Why the World Needs Whistleblowers

To overcome a problem, you must first be aware of its existence. With this rule in mind, the mass surveillance disclosures can be regarded as something positive in the sense that we could not protest let alone initiate reform without having been informed that the government is spying on us. In other words: American citizens would not be able to take steps against ubiquitous surveillance if it wasn’t for the courageous whistleblowing of Edward Snowden and Chelsea Manning.

Snowden and Manning deserve the highest credit not only for leaking information the world absolutely needs to know, but also for putting their lives and careers on the line to stand up for what they believe in. Thanks to them, everybody can see why mass surveillance concerns us all. Snowden said: “I don’t want to live in a world where everything that I say, everything I do, everyone I talk to, every expression of creativity, or love, or friendship is recorded.” Do you?

Therefore, those people who care about which kind of world they live in (and I hope belong to this group), would want this kind of information to be made public. They would want to know everything that is going on. They would want political dissidents and investigative journalists to dig up scandals, for they can have a positive, cleansing function and also help review and refine our societal values and norms. What’s more, they enable our democracy to advance and assure ourselves of our moral principles.

That being said, the media plays a crucial role in this process all well, as I have stated in a previous post.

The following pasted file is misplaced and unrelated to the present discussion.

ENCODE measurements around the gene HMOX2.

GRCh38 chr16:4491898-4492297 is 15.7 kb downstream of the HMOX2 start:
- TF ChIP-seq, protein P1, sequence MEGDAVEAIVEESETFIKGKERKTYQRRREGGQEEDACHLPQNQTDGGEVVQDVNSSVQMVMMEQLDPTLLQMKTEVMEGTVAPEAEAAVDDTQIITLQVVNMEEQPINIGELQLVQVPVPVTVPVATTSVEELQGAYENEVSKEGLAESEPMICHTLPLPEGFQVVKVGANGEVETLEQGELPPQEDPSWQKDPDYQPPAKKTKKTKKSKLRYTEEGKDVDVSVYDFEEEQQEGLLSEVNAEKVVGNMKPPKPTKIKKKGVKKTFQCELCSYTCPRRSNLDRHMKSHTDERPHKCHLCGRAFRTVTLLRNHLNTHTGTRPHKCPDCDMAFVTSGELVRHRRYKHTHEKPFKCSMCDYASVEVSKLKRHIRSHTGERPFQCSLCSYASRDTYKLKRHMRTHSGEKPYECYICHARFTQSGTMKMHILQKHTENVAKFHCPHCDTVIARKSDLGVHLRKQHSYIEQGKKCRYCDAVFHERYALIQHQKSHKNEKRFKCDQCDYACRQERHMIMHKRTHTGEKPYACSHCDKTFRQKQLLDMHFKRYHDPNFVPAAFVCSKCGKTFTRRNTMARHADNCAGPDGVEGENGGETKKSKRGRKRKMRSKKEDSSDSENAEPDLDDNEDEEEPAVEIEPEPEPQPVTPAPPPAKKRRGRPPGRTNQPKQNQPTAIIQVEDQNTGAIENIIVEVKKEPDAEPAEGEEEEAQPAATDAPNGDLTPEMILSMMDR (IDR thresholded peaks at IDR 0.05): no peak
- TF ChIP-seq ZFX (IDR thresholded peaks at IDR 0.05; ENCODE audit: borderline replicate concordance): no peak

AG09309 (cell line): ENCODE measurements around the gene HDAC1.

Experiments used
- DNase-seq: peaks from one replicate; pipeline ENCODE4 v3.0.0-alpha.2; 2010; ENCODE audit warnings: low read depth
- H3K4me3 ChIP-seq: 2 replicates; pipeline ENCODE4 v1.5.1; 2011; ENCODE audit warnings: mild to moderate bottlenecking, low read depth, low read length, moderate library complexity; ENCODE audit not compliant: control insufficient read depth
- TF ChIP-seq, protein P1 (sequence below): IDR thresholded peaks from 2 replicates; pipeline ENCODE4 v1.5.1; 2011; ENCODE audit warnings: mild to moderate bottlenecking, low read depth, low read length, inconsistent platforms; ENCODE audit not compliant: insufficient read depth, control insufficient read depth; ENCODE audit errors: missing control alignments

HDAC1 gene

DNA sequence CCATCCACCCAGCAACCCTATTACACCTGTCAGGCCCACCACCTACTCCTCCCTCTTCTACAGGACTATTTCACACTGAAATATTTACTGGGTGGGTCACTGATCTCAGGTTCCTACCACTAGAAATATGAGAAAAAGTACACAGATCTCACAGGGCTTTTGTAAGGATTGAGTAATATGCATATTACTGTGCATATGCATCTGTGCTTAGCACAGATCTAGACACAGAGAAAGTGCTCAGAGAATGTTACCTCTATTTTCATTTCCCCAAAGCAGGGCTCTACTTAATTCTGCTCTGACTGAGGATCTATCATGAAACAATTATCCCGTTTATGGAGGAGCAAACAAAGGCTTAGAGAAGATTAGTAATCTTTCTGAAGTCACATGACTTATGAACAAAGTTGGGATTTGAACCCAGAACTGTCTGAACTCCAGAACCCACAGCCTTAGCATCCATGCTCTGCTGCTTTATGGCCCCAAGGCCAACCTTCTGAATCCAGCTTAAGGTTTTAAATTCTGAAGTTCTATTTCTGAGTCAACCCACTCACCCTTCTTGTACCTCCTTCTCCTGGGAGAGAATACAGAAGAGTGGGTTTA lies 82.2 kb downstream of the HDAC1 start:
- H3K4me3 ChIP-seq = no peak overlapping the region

This is not to say that everything that whistleblowers want to make public is ethically or morally defensible. There is certainly a fine line between disclosing something that the public has a right to know about and information that is not essential and/or could put someone’s life in danger.

However, I firmly believe that both Manning and Snowden are highly idealistic and brave people, for they did not only their country but the world a great service. I sincerely hope that their audacious actions will encourage other people to take similar steps, because the recent disclosures are likely only the tip of the iceberg.


About Benjamin Bathke

Originally from Germany, I am currently pursuing a Masters degree in Communications in the U.S. I am an avid explorer, collector of ways of thinking and passionate about journalism, entrepreneurship and sports. I sailed on the Semester at Sea 2013 voyage.

Posted on September 30, 2013, in Civil Liberties, Journalism, Lindenwood University, Mass Surveillance, privacy, The Legacy, Whistleblowing and tagged , , , , , , , . Bookmark the permalink. Leave a comment.

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